Discussions on the burnt-down Sanyang Fishmeal Factory should be constructive


By He Mou

A recent article on local newspapers of 7 April raised some queries on Chinese Ambassador’s comments on the essence of foreign investment and the unfortunate burnt-down Sanyang fishmeal factory. While the article caters to sentiments of some social groups, the author largely misinterpreted Chinese Ambassador’s comments, and barely listed any supportive evidence to the arguments in the article. As an organizer of the Ambassador’s press briefing during which he talked on the said matters in response to journalists’ questions (the press briefing itself was not on this topic), I feel obliged to clarify what His Excellency actually said or meant.

First thing first, the violent attack on Chinese nationals and their properties during the recent riot is wrong and unjustifiable. This, however, is somehow overlooked. The assaulted and robbed Chinese nationals are clearly victims of the riot, rather than cause of it. It is Chinese Ambassador’s responsibility to care for and protect Chinese nationals and their lawful rights in the host country. And according to international practice, this applies to Ambassadors from any countries in the world. It is strange that the author would feel “appalled” or “shocked” at the Ambassador’s expression of concern for the harmed Chinese nationals.


What’s more worrying and disappointing is the misinterpretation of Chinese Ambassador’s remarks on foreign direct investment (FDI). The Ambassador never suggested at any point that FDI was “about profits at the expense of the host citizens” as written by the author, nor was his talk centering on the fishmeal factory’s business per se. Instead, the Ambassador shared his views on good treatment of FDI in general, and pointed out that differences between investors and the host communities should be settled through dialogue and legal means.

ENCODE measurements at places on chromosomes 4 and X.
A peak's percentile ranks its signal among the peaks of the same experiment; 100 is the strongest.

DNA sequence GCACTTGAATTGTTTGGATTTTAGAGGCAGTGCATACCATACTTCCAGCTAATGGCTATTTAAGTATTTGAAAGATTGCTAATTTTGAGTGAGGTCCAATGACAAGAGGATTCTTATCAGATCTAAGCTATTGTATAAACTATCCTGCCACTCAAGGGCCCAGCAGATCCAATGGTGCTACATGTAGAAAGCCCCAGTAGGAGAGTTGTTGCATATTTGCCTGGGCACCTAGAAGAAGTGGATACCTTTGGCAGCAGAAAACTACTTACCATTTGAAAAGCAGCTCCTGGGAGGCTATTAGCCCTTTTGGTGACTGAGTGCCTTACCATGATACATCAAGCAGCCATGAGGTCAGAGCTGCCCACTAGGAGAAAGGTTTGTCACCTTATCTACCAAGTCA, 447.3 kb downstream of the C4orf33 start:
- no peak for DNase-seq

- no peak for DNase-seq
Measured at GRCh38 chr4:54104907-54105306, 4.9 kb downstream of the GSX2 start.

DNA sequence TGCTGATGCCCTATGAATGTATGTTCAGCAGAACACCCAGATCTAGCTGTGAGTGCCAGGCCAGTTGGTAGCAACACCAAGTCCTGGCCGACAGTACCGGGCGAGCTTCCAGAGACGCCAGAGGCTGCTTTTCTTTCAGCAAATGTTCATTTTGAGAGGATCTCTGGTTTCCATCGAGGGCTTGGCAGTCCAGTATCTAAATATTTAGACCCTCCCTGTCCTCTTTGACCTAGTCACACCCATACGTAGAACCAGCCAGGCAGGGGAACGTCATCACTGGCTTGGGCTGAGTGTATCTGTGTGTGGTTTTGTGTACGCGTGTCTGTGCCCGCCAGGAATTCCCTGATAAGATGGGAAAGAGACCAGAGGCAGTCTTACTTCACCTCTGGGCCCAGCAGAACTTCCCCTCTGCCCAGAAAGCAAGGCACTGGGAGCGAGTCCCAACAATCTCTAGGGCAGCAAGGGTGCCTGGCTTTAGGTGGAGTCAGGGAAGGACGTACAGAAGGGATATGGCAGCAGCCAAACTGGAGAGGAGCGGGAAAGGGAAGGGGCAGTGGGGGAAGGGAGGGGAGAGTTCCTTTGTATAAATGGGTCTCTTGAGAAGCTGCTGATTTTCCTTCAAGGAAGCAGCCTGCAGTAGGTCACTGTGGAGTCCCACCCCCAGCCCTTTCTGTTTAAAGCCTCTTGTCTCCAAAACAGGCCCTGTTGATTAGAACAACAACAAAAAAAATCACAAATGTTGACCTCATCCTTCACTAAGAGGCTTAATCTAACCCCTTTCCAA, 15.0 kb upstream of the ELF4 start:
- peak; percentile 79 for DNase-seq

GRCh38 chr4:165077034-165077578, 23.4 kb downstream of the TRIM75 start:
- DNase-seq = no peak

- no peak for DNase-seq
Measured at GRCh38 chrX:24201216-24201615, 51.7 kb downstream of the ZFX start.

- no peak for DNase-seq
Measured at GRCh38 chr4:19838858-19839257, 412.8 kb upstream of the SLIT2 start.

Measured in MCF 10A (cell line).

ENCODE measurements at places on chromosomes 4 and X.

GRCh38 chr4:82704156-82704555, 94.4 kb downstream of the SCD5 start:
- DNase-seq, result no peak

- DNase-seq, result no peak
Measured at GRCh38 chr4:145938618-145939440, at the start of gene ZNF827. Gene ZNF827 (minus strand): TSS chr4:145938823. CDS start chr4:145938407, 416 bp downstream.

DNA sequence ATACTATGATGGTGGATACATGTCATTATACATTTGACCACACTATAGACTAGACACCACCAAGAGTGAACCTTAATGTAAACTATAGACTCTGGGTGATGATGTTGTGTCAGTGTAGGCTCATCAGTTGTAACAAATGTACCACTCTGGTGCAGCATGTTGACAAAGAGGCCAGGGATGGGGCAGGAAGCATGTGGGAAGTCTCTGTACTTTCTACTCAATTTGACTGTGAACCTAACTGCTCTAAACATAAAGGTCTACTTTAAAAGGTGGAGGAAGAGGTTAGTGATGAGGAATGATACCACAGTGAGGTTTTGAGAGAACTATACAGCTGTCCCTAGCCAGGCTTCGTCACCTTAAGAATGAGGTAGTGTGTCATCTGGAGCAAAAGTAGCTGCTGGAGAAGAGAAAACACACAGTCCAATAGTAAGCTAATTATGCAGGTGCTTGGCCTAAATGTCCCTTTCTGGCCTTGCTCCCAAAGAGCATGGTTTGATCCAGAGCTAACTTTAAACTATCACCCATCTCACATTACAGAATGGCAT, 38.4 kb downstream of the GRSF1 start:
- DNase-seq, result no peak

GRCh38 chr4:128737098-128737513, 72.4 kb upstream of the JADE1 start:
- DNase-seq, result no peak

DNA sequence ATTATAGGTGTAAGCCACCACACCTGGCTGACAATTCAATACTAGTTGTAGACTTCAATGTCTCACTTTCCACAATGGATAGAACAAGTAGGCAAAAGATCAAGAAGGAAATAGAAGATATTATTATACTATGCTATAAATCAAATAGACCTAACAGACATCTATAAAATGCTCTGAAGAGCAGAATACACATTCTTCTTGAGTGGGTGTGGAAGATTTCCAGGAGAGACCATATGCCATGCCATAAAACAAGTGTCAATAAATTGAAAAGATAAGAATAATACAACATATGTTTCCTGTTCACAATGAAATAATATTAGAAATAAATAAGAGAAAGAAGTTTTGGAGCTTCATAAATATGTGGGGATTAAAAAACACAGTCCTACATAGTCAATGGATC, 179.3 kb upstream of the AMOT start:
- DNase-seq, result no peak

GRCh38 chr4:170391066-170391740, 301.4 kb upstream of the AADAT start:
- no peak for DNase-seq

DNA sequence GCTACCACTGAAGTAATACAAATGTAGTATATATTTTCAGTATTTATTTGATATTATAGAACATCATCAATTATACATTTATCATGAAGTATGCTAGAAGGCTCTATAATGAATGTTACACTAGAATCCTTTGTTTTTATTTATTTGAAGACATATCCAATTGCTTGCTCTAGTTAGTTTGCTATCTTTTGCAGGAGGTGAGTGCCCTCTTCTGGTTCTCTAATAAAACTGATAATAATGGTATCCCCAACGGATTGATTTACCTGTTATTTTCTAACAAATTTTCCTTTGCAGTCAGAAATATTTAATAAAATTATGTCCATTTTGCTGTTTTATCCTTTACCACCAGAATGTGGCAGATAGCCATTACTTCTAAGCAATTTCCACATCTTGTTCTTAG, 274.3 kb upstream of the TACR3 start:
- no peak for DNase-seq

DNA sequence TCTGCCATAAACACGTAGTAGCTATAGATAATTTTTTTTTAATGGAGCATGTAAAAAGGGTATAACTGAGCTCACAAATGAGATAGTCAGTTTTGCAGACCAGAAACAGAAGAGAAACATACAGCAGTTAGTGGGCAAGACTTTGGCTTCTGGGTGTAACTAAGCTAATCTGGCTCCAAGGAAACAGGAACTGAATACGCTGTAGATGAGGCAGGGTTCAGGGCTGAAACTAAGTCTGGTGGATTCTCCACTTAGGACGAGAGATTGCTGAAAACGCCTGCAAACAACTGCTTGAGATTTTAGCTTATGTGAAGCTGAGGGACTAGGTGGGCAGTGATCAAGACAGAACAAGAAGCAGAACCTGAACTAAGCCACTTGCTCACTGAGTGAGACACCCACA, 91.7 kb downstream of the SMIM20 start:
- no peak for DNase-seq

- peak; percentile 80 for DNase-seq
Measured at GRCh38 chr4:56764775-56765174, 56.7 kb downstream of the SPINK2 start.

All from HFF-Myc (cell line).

When answering journalists’ questions, the Ambassador explained the essence of FDI, how it could serve to promote a host community’s economy, employment, and people’s livelihood, and how its possible adverse impacts could be minimized. His explanation was based on historical facts of global economic development, and lessons drawn from China’s own four-decade reform and opening-up experience. He stressed that FDI should be mutually beneficial, and conform to the host country’s own development agenda, industrial policies, laws and regulations, or else it would not even be approved by the host country’s authorities.

The Ambassador also pointed out a common understanding that when foreign investors legally register a business in a host country, the business is subject to the local regulatory and supervisory regimes, and that it is put under the protection of local laws and regulations too. This is why he called on the Gambian authorities to take note of and ensure the personal safety and legitimate rights of the victimized Chinese nationals working in the fishmeal factory.